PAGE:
Renovating and Remodeling My 101 Year Old Row House by Kevin – Weekend 2: What I Learned Finishing Drywall

Read Kevin’s previous post here.

When I said in my first post that the basement project will take about a month of weekends, I realize now that may have been a bit misleading. I should have said the project will take about a month with most of the work happening on the weekends. I have a full time job, and my father the contractor, has a schedule filled with remodeling jobs he is working on during the week. So while most of the big progress happens on the weekends, I work at night when I get home. Last weekend we got all the framing, electrical, and drywall rough-in work done, so my weeknights were devoted to getting the second coat of mud on the drywall so it could be sanded and primed.

I’ve been working with my father in his remodeling business since I was six years old, and while I have done nearly every aspect of a remodeling job, there are some things I don’t have a lot of experience with, and doing the second coat of mud is one of them. Every seam, corner and screw hole has to be finished. The first coat is to get the drywall tape on all of the joints and around the corner beads. Perfection is not vital because the mud shrinks and always requires more coats. The second coat however places a much higher value on quality workmanship, a skill that comes from experience. This “quality” is about the thickness of the mud you put on for the second coat which directly dictates the amount of time it will take to sand that second coat and much touch-up on future coats.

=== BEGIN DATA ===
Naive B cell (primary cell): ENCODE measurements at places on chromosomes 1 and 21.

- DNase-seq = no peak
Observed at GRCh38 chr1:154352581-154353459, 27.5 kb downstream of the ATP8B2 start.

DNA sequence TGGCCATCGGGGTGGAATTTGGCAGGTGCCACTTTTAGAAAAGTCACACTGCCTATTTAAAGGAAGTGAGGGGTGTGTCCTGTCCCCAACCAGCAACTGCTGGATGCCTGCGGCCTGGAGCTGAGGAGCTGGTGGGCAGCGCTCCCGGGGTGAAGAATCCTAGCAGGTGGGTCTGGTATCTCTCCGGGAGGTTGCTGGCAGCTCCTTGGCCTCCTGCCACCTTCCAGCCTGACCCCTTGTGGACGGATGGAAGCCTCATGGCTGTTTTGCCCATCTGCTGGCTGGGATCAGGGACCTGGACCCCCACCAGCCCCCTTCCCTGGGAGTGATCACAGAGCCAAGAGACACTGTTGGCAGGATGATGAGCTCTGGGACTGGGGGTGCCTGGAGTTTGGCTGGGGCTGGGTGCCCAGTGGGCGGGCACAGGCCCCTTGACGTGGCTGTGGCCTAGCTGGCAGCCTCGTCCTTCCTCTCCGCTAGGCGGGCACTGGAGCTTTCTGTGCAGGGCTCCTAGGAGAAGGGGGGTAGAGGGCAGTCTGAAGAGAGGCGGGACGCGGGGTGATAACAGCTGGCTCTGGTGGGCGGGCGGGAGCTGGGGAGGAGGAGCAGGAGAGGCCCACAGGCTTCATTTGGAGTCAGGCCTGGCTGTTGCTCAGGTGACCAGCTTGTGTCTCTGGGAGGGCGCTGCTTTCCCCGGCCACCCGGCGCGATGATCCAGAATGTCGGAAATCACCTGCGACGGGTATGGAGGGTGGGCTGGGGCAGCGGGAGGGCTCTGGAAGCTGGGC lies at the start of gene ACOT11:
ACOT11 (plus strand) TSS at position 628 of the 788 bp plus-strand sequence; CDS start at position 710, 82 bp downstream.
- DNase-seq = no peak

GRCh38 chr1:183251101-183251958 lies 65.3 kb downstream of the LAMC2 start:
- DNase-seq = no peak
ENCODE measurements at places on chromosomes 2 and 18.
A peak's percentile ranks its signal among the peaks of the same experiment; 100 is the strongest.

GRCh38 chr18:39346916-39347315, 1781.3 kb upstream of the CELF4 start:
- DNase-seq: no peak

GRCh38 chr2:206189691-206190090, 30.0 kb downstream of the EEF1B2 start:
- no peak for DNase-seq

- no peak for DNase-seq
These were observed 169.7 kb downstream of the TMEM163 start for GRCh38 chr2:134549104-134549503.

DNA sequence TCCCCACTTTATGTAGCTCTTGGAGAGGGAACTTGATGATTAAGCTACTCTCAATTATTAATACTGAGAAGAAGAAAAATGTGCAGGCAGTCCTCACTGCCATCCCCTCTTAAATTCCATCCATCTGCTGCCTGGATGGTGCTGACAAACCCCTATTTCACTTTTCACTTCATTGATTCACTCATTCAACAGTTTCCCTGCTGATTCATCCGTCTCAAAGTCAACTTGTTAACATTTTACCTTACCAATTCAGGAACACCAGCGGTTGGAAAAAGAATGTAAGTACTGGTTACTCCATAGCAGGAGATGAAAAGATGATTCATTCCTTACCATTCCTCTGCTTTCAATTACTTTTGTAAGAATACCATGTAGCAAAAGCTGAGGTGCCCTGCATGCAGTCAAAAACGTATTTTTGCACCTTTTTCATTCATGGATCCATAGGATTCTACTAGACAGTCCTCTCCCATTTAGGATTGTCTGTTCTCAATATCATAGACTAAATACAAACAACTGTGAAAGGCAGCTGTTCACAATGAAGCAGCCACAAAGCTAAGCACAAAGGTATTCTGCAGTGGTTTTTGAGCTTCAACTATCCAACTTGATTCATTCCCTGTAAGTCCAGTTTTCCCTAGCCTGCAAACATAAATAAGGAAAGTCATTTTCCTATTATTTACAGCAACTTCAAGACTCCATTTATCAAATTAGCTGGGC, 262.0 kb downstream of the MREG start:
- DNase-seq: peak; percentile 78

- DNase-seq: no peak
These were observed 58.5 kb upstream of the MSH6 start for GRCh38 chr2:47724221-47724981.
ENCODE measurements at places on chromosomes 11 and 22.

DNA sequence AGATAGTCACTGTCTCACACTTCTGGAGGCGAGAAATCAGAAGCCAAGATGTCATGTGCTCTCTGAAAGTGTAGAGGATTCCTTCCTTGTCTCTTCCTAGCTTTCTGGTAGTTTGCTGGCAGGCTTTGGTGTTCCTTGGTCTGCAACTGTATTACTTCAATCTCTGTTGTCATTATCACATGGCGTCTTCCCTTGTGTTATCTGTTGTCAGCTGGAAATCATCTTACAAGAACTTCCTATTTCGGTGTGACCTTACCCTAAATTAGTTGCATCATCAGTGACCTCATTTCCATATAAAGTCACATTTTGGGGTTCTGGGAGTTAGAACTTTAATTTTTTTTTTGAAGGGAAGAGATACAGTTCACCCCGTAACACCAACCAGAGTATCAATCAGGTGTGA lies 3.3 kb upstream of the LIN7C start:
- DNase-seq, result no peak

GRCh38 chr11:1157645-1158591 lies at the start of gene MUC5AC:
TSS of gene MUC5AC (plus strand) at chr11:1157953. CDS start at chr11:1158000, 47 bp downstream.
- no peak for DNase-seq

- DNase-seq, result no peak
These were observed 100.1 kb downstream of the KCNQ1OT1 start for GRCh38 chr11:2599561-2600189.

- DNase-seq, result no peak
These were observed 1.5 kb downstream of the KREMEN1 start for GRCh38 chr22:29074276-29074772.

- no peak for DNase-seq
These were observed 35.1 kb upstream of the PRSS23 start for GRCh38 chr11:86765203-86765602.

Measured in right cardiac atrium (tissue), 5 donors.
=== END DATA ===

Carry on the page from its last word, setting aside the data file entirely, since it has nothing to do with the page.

I mention all of this because while I was very aware of this “thickness to sanding ratio,” I struggled. Big time. And on Sunday I paid the price for my lack of experience by spending eight hours sanding. It was exhausting and my shoulders were on fire. But I learned my lesson the painful way. In many situations, seeing the results of your hard work are worth the pain. Drywall work is not one of those times. If you get into any big drywall projects, unless you want to skip going to the gym for a week, I suggest paying a professional the quality will be better, and they will be faster.

Continues after the jump.

My girlfriend Megan came over on Sunday and she primed the room behind me as I sanded. Priming is not only vital for future painting, it also allows you to more easily see imperfections in the drywall finishing that need touch up. And as you can guess, my week will be filled with that touch up work.

A little trick my father taught me about drywall touch-up is to mix some chalk dust from a chalk line into the joint compound to help the touched-up area stand out when it dries so you don’t miss sanding it since the joint compound dries white and is hard to see on the white primed surface; and the paint has no problem covering the chalk.

While Megan and I worked on the walls, my father finished up the electrical and started working on the built-in cabinet.